If the parties agree to arbitration, they can negotiate the terms of their arbitration, what will be arbitrated, what the process will be, pick their arbitrator, and determine how the arbitrator will be paid. Often, the parties will agree to a process that will start with mediation, which, if it breaks down, will then become an arbitration.
The agreement to arbitrate must be signed by each party with a certificate of independent legal advice and the arbiter must be satisfied that the arbitration will not expose the party or child to a risk of domestic violence or stalking.
Arbitrators must be qualified as set out in the regulations, namely family law lawyers with at least 10 years experience in the area.
Terry Beley and Len Fishman both are experienced in arbitration work. Typically, their appointment will be by the agreed choice of the parties’ lawyers, but can also come directly from the parties. Representation by counsel at an arbitration is recommended, but not required.
The court may set aside an arbitral agreement where it finds that “a party took improper advantage of the other party’s vulnerability, ignorance, need or distress”, where a party did not understand the nature and consequences of the agreement or there were circumstances that would otherwise at common law render the contract voidable. The arbitral award must comply with the statute law of the province.
The arbitral award is registrable with the court and enforceable as a court order.
While there might be the additional cost of paying the arbitrator to consider, arbitration can offer a private, faster, tailored and ultimately less expensive result than the court process.
There are, of course, downsides to the med-arb process, some being:
There will be at least 5 adjudicators appointed by the government, one of whom will be the chief adjudicator. The adjudicators must be practising lawyers.
The adjudication process is intended to ensure a proper consideration of the issues, expeditiously and as informally as possible and may be conducted in person, in writing, by telephone, video or by other electronic media, or any combination of them.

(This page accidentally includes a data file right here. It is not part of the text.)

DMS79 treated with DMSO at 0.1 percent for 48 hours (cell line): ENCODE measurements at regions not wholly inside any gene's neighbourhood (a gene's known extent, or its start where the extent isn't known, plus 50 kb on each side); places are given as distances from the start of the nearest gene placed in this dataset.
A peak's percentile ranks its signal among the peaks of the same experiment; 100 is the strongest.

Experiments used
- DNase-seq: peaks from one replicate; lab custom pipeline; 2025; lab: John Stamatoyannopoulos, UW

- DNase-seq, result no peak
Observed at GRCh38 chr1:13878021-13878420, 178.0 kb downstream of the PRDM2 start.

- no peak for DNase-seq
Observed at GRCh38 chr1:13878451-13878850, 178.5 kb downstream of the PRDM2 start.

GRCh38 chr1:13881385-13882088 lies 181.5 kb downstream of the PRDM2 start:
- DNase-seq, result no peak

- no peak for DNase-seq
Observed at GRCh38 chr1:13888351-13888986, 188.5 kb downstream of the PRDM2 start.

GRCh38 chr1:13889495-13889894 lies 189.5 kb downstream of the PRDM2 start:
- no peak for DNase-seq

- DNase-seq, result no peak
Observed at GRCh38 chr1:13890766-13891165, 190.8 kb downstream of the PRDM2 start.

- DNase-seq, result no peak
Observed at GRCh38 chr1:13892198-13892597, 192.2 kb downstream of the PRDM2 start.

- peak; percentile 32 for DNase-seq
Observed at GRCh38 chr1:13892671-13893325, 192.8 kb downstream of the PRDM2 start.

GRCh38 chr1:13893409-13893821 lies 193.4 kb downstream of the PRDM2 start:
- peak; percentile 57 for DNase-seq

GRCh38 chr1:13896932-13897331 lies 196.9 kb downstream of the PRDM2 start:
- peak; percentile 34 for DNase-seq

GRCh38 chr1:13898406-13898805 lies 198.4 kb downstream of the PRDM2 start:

Subpoena power is available and the conduct of a hearing and civil contempt may be brought against a witness. The adjudicator has considerable control over the process.
A party may request the proceedings be confidential. The adjudicator’s discretion to allow confidentiality is to be exercised based on the nature and sensitivity of the information, whether it would cause harm to a person or cause a risk to the administration of justice.
The proceedings must be recorded or transcribed.
The adjudicator may receive evidence that they consider “relevant, necessary and appropriate, whether or not the information would be admissible under the laws of evidence (except legal privilege) and whether given under oath or affirmation or not”.
The adjudicator has an obligation after a hearing to make a “recommended order” which must follow the law. Such an order must give reasons and will be confirmed by the court or shall be deemed confirmed if neither party objects within a time limit of 35 days, before it is effective.
The costs of the adjudication are each party’s responsibility although the adjudicator can award costs payable by one party to the other if one party is considered to have “frivolously or vexations prolonged an adjudication or that a party has acted in bad faith”.